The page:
Monday, June 15, 2009


On Skywatch Friday, I posted some additional notes about two obsolete Shakespearean-era English words, ravel and sleave. When checking on the background of these words, I discovered that “ravel” and it’s perceived (and non-obsolete) opposite, “unravel” each mean the same thing. It brought up the whole topic of how English forms negatives or opposites of things. We usually do it by adding a prefix, and for that we certainly have a number of choices:

likely – unlikely
understood - misunderstood
complete - incomplete
modest - immodest
reversible - irreversible
logical – illogical

A prominent exception, as mentioned on Friday by Sue, is the seemingly opposite pair, "flammable" and "inflammable." However, just as with ravel/unravel, these two fiery words mean the exactly same thing. The confusion (which began in the 16th Century and wasn’t resoled until the 18th!) resulted because each of the English words in question is based on a different Latin one, but the confusion posed too great a risk. We can’t have people thinking that something “inflammable” is fireproof when it isn’t! What we usually see these days in "flammable" and "non-flammable." (If you’d like the complete and really fascinating history, go HERE.)

Another fellow blogger, Small City Scenes, commented on the words “thaw/unthaw.” This really intrigued me. At first glance, this pair would seem to be following the same linguistic route as flammable/inflammable” but wait… We can definitely freeze and unfreeze something. And when we unfreeze something, we thaw it, right? So how do we explain “unthaw?” Stickler as I can be over my word usage at times, I’m also a great fan of slang and creative idioms, so I’m pretty sure I’ve probably used “unthaw” at one time or another. Plus, I found that several online dictionaries listed “unthaw” and the equally redundant “dethaw.” Are these the result of an over-zealous application of the rules of English negation? One online commenter at a site I visited simply called unthaw a “slang synonym.” Then Barb brought up the intriguing subject of "lost positives" like "gruntled" and "sheveled," which we only use now wit the prefix "dis." But I'll save that one for another post and another day.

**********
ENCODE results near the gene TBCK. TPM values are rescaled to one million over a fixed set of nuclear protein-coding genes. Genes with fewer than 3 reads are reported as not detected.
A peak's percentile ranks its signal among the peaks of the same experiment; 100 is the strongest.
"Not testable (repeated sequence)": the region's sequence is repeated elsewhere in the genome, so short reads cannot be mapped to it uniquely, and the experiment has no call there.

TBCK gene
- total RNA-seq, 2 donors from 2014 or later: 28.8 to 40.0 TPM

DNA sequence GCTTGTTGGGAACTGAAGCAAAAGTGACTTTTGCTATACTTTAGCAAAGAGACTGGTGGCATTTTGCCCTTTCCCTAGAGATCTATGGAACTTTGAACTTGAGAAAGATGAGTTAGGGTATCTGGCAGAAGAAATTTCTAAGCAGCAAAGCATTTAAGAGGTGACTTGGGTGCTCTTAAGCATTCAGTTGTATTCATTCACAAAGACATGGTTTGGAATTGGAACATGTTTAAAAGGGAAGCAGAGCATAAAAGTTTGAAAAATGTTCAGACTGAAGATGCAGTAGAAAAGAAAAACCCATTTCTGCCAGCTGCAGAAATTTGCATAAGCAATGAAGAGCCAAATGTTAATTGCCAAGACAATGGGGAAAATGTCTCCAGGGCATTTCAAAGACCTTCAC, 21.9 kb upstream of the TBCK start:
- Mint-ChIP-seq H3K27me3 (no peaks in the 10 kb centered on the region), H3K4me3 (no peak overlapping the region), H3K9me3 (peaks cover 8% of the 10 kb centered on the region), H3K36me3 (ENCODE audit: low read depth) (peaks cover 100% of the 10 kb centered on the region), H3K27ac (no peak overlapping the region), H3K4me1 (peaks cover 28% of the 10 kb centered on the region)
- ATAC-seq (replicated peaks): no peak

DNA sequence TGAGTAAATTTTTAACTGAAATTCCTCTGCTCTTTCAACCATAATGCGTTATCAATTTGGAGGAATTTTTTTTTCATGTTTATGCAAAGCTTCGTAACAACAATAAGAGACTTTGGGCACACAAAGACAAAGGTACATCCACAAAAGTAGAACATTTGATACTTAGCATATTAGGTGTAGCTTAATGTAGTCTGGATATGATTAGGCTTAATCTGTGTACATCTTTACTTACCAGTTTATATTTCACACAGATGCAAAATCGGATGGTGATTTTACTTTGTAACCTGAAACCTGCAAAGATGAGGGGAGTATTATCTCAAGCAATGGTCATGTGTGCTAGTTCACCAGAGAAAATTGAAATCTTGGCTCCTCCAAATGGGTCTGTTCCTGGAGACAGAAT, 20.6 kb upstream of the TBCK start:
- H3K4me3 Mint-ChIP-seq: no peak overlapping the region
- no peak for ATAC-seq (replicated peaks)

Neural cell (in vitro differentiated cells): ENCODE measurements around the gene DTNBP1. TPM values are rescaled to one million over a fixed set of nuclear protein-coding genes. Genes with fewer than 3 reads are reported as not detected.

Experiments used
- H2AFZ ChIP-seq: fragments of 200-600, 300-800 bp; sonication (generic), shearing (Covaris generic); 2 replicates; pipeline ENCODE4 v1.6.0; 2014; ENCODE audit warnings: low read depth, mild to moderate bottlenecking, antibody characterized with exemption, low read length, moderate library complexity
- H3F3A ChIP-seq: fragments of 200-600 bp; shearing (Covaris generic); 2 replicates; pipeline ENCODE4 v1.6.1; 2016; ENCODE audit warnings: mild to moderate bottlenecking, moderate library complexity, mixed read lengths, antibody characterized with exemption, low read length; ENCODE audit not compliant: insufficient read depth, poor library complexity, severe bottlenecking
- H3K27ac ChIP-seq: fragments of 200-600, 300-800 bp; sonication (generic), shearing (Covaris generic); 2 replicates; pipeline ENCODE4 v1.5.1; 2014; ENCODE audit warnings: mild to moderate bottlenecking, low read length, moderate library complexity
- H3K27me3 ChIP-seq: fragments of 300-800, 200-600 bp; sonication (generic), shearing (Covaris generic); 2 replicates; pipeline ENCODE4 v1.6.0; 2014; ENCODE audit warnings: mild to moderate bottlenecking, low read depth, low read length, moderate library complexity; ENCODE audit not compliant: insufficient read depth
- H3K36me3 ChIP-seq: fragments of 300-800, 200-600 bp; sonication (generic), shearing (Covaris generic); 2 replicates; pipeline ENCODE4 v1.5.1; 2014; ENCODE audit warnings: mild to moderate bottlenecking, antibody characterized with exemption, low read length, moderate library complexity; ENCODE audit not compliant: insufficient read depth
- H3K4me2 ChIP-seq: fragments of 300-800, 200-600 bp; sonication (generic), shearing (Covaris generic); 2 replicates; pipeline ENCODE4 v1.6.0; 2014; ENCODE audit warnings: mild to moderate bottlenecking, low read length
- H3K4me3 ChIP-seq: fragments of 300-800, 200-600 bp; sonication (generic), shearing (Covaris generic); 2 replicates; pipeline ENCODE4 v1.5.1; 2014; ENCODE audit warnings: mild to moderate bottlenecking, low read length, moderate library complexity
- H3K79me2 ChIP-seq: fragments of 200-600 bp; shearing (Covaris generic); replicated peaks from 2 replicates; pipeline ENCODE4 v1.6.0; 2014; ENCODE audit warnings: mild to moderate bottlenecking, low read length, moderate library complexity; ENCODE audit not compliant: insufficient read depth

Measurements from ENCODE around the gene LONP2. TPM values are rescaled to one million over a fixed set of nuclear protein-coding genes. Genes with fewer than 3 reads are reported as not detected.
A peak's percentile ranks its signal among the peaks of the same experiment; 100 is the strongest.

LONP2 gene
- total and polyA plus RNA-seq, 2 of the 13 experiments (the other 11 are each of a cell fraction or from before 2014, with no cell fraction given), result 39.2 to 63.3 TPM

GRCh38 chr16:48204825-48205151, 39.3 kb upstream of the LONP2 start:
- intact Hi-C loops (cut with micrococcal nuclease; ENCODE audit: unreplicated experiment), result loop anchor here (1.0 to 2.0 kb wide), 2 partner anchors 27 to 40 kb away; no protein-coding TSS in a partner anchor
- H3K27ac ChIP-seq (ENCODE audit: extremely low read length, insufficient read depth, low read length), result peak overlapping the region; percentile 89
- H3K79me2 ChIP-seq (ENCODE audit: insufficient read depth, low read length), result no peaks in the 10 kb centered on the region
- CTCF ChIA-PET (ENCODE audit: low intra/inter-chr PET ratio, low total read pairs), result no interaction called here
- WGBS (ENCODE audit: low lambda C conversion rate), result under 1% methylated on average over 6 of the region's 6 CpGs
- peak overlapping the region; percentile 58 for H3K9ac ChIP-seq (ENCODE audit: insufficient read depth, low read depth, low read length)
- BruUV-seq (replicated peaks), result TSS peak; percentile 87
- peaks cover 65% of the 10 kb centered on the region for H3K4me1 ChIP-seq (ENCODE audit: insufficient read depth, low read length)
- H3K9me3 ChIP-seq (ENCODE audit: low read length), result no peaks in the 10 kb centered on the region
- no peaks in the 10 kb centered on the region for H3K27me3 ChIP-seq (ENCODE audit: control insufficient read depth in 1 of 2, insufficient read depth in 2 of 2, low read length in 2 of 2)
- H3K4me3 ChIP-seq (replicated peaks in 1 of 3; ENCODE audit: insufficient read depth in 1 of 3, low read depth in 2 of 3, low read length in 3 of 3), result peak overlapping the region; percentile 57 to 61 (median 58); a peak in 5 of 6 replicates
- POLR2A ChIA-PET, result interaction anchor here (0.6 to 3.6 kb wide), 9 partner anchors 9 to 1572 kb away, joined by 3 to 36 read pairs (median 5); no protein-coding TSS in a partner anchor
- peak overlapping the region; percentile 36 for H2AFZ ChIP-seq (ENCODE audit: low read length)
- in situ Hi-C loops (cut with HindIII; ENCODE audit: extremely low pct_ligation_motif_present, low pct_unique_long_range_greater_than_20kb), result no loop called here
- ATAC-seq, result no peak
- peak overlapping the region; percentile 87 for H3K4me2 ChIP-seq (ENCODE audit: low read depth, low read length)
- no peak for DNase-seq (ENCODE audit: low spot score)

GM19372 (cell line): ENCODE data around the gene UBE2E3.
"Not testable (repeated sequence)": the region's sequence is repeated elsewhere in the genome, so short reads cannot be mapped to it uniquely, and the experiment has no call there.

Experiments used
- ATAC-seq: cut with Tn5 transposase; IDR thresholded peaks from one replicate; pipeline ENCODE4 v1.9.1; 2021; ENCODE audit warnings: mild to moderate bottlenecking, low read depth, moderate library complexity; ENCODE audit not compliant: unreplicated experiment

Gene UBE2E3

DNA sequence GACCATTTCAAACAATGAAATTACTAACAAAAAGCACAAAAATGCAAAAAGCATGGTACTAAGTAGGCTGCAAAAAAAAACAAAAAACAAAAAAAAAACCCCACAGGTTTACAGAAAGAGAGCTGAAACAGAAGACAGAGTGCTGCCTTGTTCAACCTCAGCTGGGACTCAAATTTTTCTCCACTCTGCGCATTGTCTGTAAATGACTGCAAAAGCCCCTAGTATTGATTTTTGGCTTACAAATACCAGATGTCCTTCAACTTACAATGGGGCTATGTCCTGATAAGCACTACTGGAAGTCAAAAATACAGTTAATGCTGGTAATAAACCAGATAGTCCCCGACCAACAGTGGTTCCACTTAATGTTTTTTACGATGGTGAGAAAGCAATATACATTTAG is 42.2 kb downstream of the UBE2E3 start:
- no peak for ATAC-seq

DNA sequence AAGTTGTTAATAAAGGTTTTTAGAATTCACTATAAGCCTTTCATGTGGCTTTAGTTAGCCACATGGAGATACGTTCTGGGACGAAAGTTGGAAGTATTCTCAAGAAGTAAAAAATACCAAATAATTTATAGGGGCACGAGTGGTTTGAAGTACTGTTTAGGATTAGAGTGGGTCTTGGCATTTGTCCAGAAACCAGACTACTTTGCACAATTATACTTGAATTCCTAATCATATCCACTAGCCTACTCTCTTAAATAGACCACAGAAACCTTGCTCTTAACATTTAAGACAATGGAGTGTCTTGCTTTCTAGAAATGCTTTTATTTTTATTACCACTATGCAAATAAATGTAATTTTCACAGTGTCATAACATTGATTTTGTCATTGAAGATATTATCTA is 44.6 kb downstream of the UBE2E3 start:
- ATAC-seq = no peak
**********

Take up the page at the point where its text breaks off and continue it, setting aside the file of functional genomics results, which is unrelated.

And finally, a thanks to Sandy Carlson for the link for the Online Etymology Dictionary, a handy reference for all our future linguistic troubleshooting. I’ve saved it, and will surely never unbookmark it!


Lin said...

english is fascinating.

Betsy from Tennessee said...

Oh the meaning of words.... So hard at times to discern.

GiVEAWAY on my blog today only.

Have a great day.

Poetikat said...

Excellent! I'm so happy to have this link to the Etymological Dictionary - I love word origins. (Very helpful on Jeopardy! too.) So thanks to you, Deb and to Sandy as well.

I immediately thought, "unravel the sleave of care". What play does that come from again?


Poetikat said...

Ah, now I know! "Sleep that knits up the ravell'd sleave of care." (From that unmentionable play - the one that's at Stratford this fall with Colm Feore in the title role.)

JC this Wednesday night. Woo hoo!


Sylvia K said...

great post, Deborah, as always and, yes, english is fascinating, languages, period, are fascinating. i studied german in college, lived in spain and mexico -- two different versions of spanish! spoke them both for a while -- you don't use, you lose! And while working for komatsu, i learned japanese - enough to be able to help/work with the people i was continually involved with. and now? doing good to speak english. But it's always been fun and fascinating. have a great week! thanks for the links!

SandyCarlson said...

What a great post. Our language fascinates me. Every word is a poem unto itself.

Anonymous said...

I would like to think more about this but I mus go unthaw something for supper!

Not one of my family would see anything wrong with this.

magiceye said...

this is so much fun and interesting!

Sue said...

Oh, Deborah, thank you!! Such and interesting post, I never realized that flammable and inflammable came from different roots.

Speaking of lost positives -- how about "ruth" (meaning compassion for the misery of another, the opposite of ruthless). Now there's a world that really should be revived, as our world would be so much improved by replacing ruthlessness with ruth.

Rachel Fox said...

Nice to have an online etymological can argue with the one on my shelf now and again I'm sure!

Ruth said...
This comment has been removed by the author.
Ruth said...

Interesting post. No wonder people find English challenging to learn as a second language. I had to laugh at Sue's comment. I never use the word "ruthless" as I was always teased about it. Does "ruth" really mean "compassion"?

Indrani said...

"never unbookmark" ?! :)
You write such facts in such an interesting manner, ...makes me think.